Bloggers react to the Supreme Court's decision on school integration programs and mark the death of the Senate immigration bill.
Turning Brown upside down? With another 5-4 decision, the Supreme Court rejected race-based integration in Jefferson County, Ky., and Seattle. Chief Justice John Roberts delivered the decision, saying that "the way to stop discrimination on the basis of race is to stop discriminating on the basis of race." But bloggers are honing in on the concurrence written by moderate Justice Anthony Kennedy.
On the Supreme Court School Integration blog established by the NAACP, constitutional lawyer Samuel Bagenstos believes Justice Kennedy's separate opinion will have more impact than the majority opinion: "It recognizes that school districts have a constitutionally permissible role in alleviating the effects of private discrimination—and that they may take account of race in doing so, so long as racial classifications of individual students are used only as a last resort."
At SCOTUSblog, reporter Lyle Denniston analyzes Kennedy's thought process: "What was fully on display on Thursday, amid a great deal of courtroom drama and soaring rhetoric, was the contest that is going on within the Court to influence Kennedy and his vote. And, in that contest, it can be argued that the Court's liberal bloc -- although it seems increasingly isolated on some of the bigger decisions -- is having a substantial effect on reinforcing Kennedy's instinct to keep staking out the middle."
"The final thing worth noting about the opinion is that because Kennedy takes a position in between the plurality and the dissenters, his position may end up serving the same function as Justice Powell's Bakke opinion did," notes Jack Balkin at Balkinization. "It will set the boundaries of future debate about the scope of race conscious policies. … It's good to be the Swing Justice."
Brad Hamlett, guest-blogging for Not Very Bright, heralds the end of "reverse segregation," arguing that such programs only reinforce discriminatory practices. "Both segregation and reverse segregation use the same means to achieve different ends, but the ends do not justify the means. … [We] are a sufficiently creative, intelligent society that we can develop a policy to promote diversity that doesn't use reverse segregation."
But Goldy at Horse's Ass, a lefty outpost on Washington state politics, is concerned with the court's direction: "Seattle is gradually becoming a segregated school district. Those on the right who cheer this decision, and who cheer their success at establishing a rigidly ideological majority on the bench that has no use for the doctrine of stare decisis and no respect for the wisdom of those justices who came before them, will be held politically accountable for the consequences of their agenda. Unfortunately, politics will come four years too late to save our nation from the Roberts Court."
Amnesty denied: President Bush's immigration bill died in the Senate Thursday after a cloture vote fell 14 votes short of the 60 needed to bring the bill to a vote. Bloggers, many of whom live-blogged the vote, see it as a victory for conservatives and a defeat for president Bush.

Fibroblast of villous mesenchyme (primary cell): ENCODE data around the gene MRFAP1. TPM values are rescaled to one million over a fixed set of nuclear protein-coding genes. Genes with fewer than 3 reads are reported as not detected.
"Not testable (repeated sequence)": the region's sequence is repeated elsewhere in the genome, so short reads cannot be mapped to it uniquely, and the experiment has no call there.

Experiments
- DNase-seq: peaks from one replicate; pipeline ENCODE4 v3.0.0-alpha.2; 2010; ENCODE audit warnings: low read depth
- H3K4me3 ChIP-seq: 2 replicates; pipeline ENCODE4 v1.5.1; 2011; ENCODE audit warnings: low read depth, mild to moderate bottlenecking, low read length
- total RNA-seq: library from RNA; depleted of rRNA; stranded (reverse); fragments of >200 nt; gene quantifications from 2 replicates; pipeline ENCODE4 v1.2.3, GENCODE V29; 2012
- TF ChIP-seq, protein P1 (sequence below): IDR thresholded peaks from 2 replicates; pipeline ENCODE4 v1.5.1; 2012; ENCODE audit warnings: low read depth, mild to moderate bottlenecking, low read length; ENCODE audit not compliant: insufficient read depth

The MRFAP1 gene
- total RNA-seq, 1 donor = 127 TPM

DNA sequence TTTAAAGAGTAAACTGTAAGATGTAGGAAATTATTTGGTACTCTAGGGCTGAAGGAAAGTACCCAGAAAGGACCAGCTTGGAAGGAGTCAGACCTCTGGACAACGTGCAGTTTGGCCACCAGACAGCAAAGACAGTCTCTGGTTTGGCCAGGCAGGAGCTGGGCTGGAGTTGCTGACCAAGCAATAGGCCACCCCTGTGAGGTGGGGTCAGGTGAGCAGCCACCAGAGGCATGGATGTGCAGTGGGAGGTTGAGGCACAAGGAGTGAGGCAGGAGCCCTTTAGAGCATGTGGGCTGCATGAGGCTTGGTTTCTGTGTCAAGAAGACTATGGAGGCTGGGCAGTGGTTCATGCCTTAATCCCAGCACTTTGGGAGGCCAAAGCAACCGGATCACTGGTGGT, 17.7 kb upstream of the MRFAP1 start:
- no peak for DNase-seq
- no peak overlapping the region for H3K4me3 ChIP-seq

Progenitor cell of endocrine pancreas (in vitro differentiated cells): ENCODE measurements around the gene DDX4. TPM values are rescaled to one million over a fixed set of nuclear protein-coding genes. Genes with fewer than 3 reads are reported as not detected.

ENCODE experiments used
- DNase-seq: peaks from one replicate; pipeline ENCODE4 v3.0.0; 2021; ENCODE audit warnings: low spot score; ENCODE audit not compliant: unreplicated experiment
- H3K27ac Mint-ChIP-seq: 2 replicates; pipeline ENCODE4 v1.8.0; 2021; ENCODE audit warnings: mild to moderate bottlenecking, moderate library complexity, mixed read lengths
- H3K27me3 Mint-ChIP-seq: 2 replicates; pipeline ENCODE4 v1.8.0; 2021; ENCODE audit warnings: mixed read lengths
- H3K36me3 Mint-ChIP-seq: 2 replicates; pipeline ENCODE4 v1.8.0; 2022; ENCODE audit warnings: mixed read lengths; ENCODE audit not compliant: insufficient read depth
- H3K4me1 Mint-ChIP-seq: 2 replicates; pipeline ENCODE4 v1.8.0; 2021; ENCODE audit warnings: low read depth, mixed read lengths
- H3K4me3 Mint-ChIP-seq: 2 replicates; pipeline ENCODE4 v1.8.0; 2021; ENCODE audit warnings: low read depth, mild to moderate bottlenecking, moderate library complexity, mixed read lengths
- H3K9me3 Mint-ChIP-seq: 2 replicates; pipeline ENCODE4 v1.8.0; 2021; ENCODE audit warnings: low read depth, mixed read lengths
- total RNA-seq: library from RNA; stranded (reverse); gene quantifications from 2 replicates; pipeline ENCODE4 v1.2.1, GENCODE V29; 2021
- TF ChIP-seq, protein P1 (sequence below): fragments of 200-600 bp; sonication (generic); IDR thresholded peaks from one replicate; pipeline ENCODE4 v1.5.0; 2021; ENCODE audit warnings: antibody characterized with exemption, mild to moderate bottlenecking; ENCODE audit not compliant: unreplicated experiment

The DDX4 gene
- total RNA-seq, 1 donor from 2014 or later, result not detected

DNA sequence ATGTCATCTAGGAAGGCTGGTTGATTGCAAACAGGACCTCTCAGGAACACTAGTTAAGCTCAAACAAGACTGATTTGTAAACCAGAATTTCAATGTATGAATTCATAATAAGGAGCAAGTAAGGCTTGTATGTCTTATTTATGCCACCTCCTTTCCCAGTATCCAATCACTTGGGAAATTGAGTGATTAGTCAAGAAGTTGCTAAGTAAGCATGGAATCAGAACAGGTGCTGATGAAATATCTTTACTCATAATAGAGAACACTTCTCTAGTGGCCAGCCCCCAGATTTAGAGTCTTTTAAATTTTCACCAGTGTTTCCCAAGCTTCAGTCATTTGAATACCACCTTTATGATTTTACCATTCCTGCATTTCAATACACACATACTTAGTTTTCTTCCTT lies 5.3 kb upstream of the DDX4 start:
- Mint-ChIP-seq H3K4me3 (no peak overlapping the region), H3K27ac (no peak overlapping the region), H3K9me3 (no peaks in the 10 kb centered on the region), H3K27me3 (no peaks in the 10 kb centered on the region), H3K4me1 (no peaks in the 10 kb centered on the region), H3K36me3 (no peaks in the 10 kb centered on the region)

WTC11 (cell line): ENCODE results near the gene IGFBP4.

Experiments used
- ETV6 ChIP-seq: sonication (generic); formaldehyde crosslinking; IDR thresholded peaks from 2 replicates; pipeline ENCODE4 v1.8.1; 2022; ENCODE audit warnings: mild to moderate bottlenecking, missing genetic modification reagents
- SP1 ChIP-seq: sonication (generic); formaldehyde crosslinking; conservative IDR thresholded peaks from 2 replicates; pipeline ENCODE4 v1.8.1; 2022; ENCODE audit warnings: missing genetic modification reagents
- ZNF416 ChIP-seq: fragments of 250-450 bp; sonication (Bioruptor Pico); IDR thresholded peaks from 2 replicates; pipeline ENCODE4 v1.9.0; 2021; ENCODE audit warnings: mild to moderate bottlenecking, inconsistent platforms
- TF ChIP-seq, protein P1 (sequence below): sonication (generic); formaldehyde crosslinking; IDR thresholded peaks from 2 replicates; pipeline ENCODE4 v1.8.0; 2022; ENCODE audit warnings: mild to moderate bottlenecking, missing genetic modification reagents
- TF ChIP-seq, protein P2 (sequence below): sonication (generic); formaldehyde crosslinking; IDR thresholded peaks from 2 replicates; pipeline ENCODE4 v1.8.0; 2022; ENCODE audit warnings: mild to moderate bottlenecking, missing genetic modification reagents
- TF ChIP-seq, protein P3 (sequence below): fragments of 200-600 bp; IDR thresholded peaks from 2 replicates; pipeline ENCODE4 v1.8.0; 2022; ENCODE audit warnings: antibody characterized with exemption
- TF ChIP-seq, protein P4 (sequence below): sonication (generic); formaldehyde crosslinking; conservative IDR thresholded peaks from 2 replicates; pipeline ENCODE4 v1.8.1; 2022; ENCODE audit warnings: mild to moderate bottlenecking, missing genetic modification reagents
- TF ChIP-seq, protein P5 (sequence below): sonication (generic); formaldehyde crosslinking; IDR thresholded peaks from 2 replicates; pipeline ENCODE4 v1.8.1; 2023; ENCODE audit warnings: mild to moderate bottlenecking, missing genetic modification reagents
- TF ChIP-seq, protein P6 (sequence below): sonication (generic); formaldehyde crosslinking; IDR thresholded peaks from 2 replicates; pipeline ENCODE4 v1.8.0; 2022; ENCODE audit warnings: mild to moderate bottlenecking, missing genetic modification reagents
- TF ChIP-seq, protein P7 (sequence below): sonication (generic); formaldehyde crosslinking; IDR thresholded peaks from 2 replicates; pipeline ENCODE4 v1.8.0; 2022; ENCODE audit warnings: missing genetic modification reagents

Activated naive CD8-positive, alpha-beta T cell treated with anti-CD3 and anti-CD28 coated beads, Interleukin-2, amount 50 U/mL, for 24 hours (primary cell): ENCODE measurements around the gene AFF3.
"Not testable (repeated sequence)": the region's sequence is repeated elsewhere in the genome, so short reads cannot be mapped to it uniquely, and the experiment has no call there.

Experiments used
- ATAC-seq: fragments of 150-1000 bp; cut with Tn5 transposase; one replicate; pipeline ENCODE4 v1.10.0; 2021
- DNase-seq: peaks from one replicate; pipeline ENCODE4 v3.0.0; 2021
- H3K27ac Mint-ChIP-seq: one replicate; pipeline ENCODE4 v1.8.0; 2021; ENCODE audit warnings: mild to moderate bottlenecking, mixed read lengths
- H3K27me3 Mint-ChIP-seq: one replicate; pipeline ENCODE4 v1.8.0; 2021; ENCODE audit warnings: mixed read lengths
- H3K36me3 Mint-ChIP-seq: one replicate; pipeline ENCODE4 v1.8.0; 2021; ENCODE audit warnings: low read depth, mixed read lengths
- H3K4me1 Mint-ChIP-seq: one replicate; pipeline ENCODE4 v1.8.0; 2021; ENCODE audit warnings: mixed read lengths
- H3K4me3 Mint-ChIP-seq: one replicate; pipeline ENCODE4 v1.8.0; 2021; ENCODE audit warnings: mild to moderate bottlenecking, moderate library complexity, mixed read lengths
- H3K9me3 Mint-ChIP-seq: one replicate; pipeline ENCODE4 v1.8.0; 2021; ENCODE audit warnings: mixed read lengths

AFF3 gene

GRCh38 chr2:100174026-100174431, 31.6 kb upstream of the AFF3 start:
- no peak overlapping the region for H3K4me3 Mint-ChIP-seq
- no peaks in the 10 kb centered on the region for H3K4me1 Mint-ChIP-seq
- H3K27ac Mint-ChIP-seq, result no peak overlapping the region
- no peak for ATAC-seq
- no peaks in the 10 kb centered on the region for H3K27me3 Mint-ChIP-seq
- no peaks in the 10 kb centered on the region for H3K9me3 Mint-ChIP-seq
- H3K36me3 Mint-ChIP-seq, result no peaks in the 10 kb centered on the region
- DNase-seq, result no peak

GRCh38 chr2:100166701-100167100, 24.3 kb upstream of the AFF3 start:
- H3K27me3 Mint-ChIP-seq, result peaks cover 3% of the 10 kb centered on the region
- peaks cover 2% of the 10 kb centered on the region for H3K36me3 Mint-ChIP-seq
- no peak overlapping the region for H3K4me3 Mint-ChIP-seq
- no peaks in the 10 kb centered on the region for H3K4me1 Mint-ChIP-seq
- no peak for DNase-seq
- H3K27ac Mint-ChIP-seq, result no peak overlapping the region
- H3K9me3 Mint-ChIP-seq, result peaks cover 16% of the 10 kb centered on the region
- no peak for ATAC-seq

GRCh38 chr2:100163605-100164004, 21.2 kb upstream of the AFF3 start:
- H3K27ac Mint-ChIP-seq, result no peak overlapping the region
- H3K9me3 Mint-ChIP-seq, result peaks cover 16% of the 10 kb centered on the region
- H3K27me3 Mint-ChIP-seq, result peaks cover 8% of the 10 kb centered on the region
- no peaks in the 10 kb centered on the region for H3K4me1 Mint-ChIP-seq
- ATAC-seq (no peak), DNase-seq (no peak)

Ed Morrissey at conservative Captain's Quarter immediately mocked a Senate-floor rant by Ted Kennedy: "Well, no one bloviates like Ted Kennedy. It's more of what Durbin said, but just louder. However, I had to laugh when Kennedy said, 'Year after year, we've had the broken borders.'Yes! Exactly! Let's fix that before we start worrying about normalization! 'This bill is strong; it's fair and practical.' It's also about 20 hours old, and most of us haven't had the opportunity to review it properly—including most of Kennedy's colleagues." Jonah Golberg, on the National Review's Corner, also dissected Kennedy rhetoric on the spot: "Senator Kennedy just shouted that the choice before the Senate on the immigration bill is between 'voting for our hopes, or voting for our fears!' … Fear is often quite reasonable. I have a reasonable fear of alligators. Hopes, meanwhile, are often irrational and goofy. I hope eating lots of cashews will give me laser-vision and super-strength."
Post-vote analysis commenced with Slate's Mickey Kaus,who's been flooding the zone with immigration coverage, writing: "Fifteen Dems vote against cloture, making it unclear if Senator Reid has achieved what seemed to be his unadvertised dream: A failed bill he could blame on the Republicans." Pamela Gellar Oshry of Atlas Shruggs concludes simply: "The people have spoken."
BorderReporter's Michael Marizco, a freelance writer who covers immigration issues in Arizona, posits that the entire proceeding was a sham: "There's no real interest in resolving immigration. The papers run the same, 'Congress wrestles with immigration,' story four times a year on average. Congress loves to pretend they control the memory-holes of information. Each time they run us through their circus, they pretend it's the first time." Cantiflas at The Daily Kos concurs, calling the bill inherently hypocritical: "My own feeling has been that we need to pass legislation for the right reasons. We have secretly welcomed the Mexicans and their families to work in our country under a "wink wink" policy. … [The bill] didn't address either the real needs of these families who come to our country nor set up an orderly system to manage the border in the future. Immigration reform will remain, like the alcoholic on the couch, a real problem we can't have a real dialog about."
And the ever-amusing Wonkette places the immigration bill in the "Department of I'll-Be-Back," warning that it's not over yet: "The seemingly dead bill is just in the bathtub, about to burst out cackling (in Spanish) when Nancy Pelosi goes in there to seductively brush her hair."
Read more on the death of the immigration bill.